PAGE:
Likewise "living stones" are human minds that keep growing and learning and ultimately form into a living temple together (1 Peter 2:5). The Hebrew word for stone is אבן ('eben), which rather reminds of the word בן (ben), meaning son, which in turn reminds of the verb בנה (bana), meaning to build. The feminine form of בן (ben) is בת (bat) and means daughter. The Hebrew word for house or temple is בית (bayit). The verb בין (bin) means to discern and understand.

It's not immediately clear where our noun λιθος (lithos) comes from but here at Abarim Publications we suspect that it has to do with the noun λιτη (lite), meaning prayer or entreaty, which comes from the verb λιτομαι (litomai), or its more common form λισσομαι (lissomai), meaning to pray. Stones were not only perfect to store information in but some of them yielded the most marvelous of substances when heated, namely metals such as copper, tin and later iron. Bronze was such a marvel of technology that its Hebrew name, namely נחש (nahash), also came to denote the act of divination and even became the most common word for snake. Our English word "metal" comes from the Greek verb μεταλλαω (metallao), meaning to search for diligently. The noun μεταλλον (metallon) denotes a mine or quarry: a place for diligent searching, not at all unlike a library.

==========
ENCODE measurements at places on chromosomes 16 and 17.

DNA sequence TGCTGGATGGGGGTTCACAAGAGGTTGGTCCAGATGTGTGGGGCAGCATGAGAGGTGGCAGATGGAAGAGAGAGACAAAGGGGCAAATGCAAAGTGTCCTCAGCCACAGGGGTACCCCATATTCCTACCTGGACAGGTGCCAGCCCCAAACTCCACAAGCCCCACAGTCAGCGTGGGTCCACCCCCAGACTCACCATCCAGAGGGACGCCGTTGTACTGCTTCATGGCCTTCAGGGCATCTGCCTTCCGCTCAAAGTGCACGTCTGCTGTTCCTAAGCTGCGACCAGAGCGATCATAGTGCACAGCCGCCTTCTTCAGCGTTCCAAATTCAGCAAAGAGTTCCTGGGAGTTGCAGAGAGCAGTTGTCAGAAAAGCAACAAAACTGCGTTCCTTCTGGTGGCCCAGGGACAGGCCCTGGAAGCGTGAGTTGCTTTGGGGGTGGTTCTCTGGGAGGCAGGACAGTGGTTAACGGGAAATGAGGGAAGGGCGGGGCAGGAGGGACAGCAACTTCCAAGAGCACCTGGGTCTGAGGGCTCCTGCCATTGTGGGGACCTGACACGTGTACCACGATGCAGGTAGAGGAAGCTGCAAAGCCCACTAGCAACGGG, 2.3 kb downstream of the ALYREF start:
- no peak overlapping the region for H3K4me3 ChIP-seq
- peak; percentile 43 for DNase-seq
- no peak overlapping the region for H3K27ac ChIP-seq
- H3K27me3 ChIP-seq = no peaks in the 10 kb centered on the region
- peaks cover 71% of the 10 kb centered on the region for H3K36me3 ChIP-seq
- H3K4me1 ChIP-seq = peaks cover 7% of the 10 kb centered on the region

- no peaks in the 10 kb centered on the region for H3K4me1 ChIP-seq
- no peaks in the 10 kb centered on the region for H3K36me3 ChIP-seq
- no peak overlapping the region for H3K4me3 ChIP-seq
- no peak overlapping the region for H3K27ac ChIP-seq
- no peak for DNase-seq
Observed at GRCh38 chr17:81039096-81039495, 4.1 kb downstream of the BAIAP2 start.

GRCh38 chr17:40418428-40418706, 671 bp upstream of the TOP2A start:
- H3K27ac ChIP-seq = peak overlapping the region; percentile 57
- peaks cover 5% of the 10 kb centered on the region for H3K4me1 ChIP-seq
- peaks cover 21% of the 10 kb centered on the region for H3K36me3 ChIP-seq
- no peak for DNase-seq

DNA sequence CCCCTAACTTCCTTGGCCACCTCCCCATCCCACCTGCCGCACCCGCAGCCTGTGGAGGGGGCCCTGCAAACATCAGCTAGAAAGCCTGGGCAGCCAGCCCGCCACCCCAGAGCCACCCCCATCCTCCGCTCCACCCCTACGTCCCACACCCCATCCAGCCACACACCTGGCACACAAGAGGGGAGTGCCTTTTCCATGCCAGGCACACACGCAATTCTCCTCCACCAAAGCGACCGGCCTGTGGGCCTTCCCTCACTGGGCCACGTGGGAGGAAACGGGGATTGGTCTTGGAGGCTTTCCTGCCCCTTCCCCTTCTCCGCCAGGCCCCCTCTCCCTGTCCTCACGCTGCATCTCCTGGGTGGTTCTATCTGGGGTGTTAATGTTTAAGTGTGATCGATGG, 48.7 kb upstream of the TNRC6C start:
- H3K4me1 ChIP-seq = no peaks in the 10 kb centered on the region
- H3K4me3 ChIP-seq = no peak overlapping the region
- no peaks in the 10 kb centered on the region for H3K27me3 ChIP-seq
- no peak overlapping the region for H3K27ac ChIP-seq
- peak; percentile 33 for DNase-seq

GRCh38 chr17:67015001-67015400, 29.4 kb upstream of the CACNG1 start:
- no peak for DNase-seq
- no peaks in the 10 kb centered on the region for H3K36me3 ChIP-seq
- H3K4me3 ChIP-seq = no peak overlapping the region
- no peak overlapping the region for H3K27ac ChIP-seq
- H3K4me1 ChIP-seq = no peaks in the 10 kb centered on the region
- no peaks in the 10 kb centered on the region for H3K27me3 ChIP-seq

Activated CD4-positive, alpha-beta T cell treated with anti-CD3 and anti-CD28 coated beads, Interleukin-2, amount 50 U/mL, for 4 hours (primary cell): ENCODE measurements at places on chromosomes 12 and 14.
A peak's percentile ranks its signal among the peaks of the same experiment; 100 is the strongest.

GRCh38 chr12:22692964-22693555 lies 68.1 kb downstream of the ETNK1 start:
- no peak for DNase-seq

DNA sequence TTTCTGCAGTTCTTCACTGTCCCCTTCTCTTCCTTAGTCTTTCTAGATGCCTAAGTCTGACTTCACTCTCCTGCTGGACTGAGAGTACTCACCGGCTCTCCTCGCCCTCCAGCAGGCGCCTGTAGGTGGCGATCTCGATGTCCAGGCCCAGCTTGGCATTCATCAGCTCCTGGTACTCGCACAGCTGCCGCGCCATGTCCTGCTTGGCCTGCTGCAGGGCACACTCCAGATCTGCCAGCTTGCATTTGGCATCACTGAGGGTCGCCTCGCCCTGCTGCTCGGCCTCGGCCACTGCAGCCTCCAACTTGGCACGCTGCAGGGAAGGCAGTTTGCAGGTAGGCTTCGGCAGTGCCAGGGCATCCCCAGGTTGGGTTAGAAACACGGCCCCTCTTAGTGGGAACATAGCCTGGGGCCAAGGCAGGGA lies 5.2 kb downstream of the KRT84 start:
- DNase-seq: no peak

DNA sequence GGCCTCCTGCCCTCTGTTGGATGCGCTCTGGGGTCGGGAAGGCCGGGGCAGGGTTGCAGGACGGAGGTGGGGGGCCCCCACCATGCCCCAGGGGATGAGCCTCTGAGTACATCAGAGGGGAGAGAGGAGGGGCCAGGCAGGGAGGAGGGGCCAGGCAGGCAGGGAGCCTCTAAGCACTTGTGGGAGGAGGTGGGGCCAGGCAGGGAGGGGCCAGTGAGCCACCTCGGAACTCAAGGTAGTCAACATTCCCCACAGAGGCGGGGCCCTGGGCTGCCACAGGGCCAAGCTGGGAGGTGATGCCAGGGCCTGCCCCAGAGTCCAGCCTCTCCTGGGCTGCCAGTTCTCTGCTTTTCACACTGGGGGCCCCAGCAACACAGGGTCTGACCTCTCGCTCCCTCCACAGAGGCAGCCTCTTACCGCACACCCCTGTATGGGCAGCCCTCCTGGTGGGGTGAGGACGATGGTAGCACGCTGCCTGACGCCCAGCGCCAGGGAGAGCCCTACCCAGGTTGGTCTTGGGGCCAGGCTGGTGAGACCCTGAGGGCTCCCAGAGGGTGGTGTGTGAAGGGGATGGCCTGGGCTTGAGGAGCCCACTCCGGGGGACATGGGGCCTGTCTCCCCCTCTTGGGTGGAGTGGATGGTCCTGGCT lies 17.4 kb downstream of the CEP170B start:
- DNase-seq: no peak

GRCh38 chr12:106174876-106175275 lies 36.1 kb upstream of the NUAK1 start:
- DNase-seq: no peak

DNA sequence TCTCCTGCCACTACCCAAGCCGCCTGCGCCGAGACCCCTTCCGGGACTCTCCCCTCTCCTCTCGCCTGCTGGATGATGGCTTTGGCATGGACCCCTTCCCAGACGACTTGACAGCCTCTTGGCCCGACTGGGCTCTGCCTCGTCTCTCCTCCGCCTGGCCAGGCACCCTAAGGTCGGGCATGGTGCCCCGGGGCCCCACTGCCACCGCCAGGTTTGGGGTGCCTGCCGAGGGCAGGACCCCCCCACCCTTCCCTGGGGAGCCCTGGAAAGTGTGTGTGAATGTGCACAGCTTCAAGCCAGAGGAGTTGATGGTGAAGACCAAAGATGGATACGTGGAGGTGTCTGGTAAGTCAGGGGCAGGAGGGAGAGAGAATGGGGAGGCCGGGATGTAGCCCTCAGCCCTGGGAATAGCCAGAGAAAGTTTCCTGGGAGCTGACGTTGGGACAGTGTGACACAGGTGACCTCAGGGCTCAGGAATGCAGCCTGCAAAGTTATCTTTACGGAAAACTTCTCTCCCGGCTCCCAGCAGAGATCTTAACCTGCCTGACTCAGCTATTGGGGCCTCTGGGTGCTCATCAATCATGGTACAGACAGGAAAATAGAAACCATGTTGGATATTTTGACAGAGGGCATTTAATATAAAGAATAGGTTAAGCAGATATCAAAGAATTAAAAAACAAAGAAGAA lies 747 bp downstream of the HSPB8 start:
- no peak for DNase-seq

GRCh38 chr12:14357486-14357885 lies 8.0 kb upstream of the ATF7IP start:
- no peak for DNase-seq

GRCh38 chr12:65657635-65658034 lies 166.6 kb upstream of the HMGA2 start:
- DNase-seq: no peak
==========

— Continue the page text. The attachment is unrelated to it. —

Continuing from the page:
Note that the adjective λιτος (litos) means inexpensive, frugal or when applied to persons: poor. A second but identical word means supplicant (someone who entreats). The Greek word περι (peri) means "about" and applies to things that occur proverbially all over the place and which are thus frugal and inexpensive. The word for dove is περιστερα (peristera), which was a creature so abundantly common that it served as the poor man's sacrifice (Leviticus 5:7, 12:8). The dove was also the form in which the Holy Spirit descended upon Jesus (Matthew 3:16).

Our noun λιθος (lithos) is used 60 times in the New Testament, see full concordance, and from it derive:

  • The verb λιθαζω (lithazo), meaning to stone. There are many ways to execute someone but the Hebrews had embraced the cumbersome process of pelting stones, and that's not as arbitrary as it may seem. As we discuss above, stones were the USB sticks of the old world, and the act of throwing stones at an uppity culprit was a very close metaphor for battering someone with laws and Scriptures or even codes of conduct and conventional wisdoms. Our verb is used 8 times, see full concordance, and from it derives: